The yellow crown on this American Three-toed Woodpecker isn't visible in this photo, but you can clearly see that he has only three toes. Except for the Three-toed and Black-backed, all North American woodpeckers have four toes.

The yellow crown on this American Three-toed Woodpecker isn’t visible in this photo, but you can clearly see that he has only three toes. Except for the Three-toed and Black-backed, all North American woodpeckers have four toes.

The three of us had a good breakfast and then started the drive home.  We had been watching the local birding listserv, Tweeters, and the Western Washington Birders Facebook group for updates on the Swallow-tailed Gull, but as of mid-afternoon, it had not been re-sighted.  We started to think that it might be a “one day wonder.”  Finally, in the late afternoon, it was found a few miles north of the original location.  Reports said that this new location was very difficult to access and required a dangerous and possibly illegal trek across active railroad tracks to get a good look.  We hoped that the bird would stay a third day.

Western Sandpipers foraged at the Everett Sewage Lagoons, some in deeper water up to their bellies. Occasionally a bird would submerge its head completely under water.

Western Sandpipers foraged at the Everett Sewage Lagoons, some in deeper water up to their bellies. Occasionally a bird would submerge its head completely under water.

On Saturday morning, Phil and I went birding in his home county.  Again, we watched for news of the gull and were ready for the chase if it was found.  We mostly birded coastal areas with a foray to the sewage treatment plant in the middle of the day.  After a quick drive-thru at Burger King for a very late lunch, we drove to the Everett marina on the Puget Sound, mainly because we didn’t have time to go anywhere else.  I had wanted to get good looks at California Gulls, which are common there.  They were there as expected, but one gull was different.  We both felt absolute disbelief as we realized that we had found the Swallow-tailed Gull.

The gull showed off its swallowtail while preening.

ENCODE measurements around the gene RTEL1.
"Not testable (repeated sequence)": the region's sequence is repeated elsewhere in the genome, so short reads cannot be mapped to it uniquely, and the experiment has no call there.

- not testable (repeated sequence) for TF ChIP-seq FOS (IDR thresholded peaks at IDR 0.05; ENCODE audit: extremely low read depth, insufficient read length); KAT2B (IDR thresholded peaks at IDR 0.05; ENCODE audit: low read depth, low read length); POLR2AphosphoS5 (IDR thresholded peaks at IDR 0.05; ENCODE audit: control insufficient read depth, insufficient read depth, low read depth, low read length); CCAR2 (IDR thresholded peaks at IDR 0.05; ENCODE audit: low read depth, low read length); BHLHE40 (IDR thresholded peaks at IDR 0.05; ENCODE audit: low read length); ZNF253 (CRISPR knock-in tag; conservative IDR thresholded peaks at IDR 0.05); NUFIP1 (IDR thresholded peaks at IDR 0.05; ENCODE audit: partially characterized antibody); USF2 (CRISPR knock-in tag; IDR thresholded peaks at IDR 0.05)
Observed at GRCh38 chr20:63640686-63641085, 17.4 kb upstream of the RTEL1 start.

The gull showed off its swallowtail while preening.

Phil got the word out that we had found the gull and 10 minutes later other birders started arriving.  We continued to watch the gull in close waters, happy with our good views, when the impossible happened.  The Swallow-tailed Gull flew right in front of us on the two-foot wide strip of dirt between the parking lot and the water, no more than 20 feet away.  We had incredible looks at the bird at it stretched its wings and picked at pebbles.  After a few minutes, a truck drove by and the gulls flew back into the water.

Courtship includes the male offering the female pebbles for the nest. Hmm. Does this beauty want to make more Swallow-tailed Gulls?

Courtship includes the male offering the female pebbles for the nest. Hmm. Does this beauty want to make more Swallow-tailed Gulls?

I then turned my attention to the small group of birders who had shared this amazing experience with us.  I heard someone say that a guy had flown in from Chicago.  I introduced myself and the man replied that his name was Amar Ayyash.  I don’t know of anyone in North American who knows gulls better or loves them more.  If I could have chosen any person in the world to share this experience with it would have been Amar.  This gull was a super star and it had also drawn Shawneen Finnegan and Dave Irons from Portland, Oregon.  Alex Sundvall had flown in from Minnesota.  I’m sure there were others from out of state, too, but it wasn’t possible to meet the 80 or so birders who were there when we left.  Others had already come and gone and more would arrive after we went home to celebrate with Mary.

A close-up of the amazing Swallow-tailed Gull in breeding plumage. Outside breeding season, the head is white and the eye ring is black.

A close-up of the amazing Swallow-tailed Gull in breeding plumage. Outside breeding season, the head is white and the eye ring is black.

As I write this, the Swallow-tailed Gull is still being seen in Edmonds, about 15 miles south of where Phil and I discovered it.  This is day 10.  Will it stay longer?  Perhaps.  Squid, the gull’s primary food, has been plentiful in the area.

An "Oregon" Dark-eyed Junco cooled off on a hot day in the Dickinson bath while we relaxed on the deck.

An “Oregon” Dark-eyed Junco cooled off on a hot day in the Dickinson bath while we relaxed on the deck.

Phil and I had some pleasant birding for the next two and a half days, but I did not get any additional life birds.  Regardless, it was fun to see some of his local birding locations and enjoy the birds in his backyard.  Spending time with friends, seeing spectacular landscape of the Pacific Northwest, and the thrill of finding a rare bird will keep memories of this trip sharp in my mind for a very long time.

Phil’s story, Beauty and a Surprise Highlight Washington Birding, is on the Forsyth Audubon blog.  For another fun story and amazing photos, see Amar’s post,  Swallow-tailed Gull Twitch, on his blog, Anything Larus.  More of my photos are on Flickr in the Swallow-tailed Gull album and Washington – 2017.